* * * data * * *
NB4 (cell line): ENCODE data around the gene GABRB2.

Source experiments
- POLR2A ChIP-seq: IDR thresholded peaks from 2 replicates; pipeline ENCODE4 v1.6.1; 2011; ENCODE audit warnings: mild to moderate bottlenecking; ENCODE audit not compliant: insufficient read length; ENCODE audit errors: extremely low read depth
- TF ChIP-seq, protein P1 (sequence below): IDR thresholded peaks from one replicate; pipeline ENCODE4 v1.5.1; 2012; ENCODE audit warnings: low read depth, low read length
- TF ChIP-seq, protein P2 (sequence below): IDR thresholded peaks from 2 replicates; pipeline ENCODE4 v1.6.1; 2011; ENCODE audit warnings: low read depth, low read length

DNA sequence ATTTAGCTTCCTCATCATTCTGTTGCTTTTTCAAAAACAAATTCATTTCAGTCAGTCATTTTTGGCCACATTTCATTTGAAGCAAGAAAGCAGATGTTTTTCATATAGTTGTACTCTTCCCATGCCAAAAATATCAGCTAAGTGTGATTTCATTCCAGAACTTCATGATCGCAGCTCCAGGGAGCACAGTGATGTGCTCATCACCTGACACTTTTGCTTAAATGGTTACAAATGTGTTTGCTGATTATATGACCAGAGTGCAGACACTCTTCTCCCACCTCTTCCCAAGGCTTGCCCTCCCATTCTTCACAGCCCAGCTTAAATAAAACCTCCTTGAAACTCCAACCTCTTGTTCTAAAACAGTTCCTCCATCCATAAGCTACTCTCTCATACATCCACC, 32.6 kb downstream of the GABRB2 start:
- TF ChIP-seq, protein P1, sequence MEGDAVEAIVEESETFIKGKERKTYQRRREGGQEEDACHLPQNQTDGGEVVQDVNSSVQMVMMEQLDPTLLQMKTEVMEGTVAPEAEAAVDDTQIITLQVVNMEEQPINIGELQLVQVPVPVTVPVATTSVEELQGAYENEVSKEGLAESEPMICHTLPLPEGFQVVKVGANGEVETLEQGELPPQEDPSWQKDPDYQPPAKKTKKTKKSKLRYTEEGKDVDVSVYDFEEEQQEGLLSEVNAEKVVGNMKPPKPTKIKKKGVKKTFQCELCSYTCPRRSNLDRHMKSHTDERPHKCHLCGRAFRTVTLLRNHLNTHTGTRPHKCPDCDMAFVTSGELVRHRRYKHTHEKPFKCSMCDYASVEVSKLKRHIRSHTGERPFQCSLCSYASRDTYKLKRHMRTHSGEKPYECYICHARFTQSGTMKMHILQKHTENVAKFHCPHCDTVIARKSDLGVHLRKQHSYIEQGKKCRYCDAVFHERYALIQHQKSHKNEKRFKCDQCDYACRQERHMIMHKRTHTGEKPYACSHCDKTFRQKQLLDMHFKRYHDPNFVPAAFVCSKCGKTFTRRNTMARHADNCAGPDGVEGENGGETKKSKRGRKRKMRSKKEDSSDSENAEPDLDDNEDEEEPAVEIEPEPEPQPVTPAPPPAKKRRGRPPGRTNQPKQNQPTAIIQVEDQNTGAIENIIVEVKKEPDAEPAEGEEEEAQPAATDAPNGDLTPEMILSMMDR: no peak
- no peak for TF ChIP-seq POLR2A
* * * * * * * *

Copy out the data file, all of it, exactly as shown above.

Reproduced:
NB4 (cell line): ENCODE data around the gene GABRB2.

Source experiments
- POLR2A ChIP-seq: IDR thresholded peaks from 2 replicates; pipeline ENCODE4 v1.6.1; 2011; ENCODE audit warnings: mild to moderate bottlenecking; ENCODE audit not compliant: insufficient read length; ENCODE audit errors: extremely low read depth
- TF ChIP-seq, protein P1 (sequence below): IDR thresholded peaks from one replicate; pipeline ENCODE4 v1.5.1; 2012; ENCODE audit warnings: low read depth, low read length
- TF ChIP-seq, protein P2 (sequence below): IDR thresholded peaks from 2 replicates; pipeline ENCODE4 v1.6.1; 2011; ENCODE audit warnings: low read depth, low read length

DNA sequence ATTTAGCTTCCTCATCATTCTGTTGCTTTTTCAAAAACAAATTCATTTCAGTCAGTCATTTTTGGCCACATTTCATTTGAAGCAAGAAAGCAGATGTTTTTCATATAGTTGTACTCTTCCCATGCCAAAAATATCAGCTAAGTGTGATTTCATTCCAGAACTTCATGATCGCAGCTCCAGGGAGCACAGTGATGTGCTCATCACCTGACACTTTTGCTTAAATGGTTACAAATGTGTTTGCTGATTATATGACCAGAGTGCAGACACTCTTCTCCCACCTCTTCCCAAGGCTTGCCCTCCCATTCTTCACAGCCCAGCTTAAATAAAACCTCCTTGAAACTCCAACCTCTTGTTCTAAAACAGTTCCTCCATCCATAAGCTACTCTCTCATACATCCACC, 32.6 kb downstream of the GABRB2 start:
- TF ChIP-seq, protein P1, sequence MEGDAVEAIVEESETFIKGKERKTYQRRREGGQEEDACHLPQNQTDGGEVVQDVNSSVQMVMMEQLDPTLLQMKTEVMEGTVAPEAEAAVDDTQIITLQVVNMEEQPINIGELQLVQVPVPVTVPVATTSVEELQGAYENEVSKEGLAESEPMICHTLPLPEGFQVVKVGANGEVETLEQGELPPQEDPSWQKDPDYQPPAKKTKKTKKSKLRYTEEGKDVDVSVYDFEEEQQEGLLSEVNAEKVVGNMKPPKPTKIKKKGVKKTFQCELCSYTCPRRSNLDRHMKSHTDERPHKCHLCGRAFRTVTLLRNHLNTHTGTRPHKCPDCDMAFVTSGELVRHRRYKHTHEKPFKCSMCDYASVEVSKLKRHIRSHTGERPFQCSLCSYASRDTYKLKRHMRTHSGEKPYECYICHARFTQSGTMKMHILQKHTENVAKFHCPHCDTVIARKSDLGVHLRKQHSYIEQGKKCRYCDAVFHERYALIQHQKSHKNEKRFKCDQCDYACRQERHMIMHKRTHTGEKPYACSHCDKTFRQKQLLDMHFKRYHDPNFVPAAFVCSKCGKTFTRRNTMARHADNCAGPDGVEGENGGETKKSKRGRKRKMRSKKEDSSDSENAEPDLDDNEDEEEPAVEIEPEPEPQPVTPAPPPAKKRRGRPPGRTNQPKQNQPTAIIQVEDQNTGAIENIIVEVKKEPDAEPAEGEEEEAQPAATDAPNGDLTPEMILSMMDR: no peak
- no peak for TF ChIP-seq POLR2A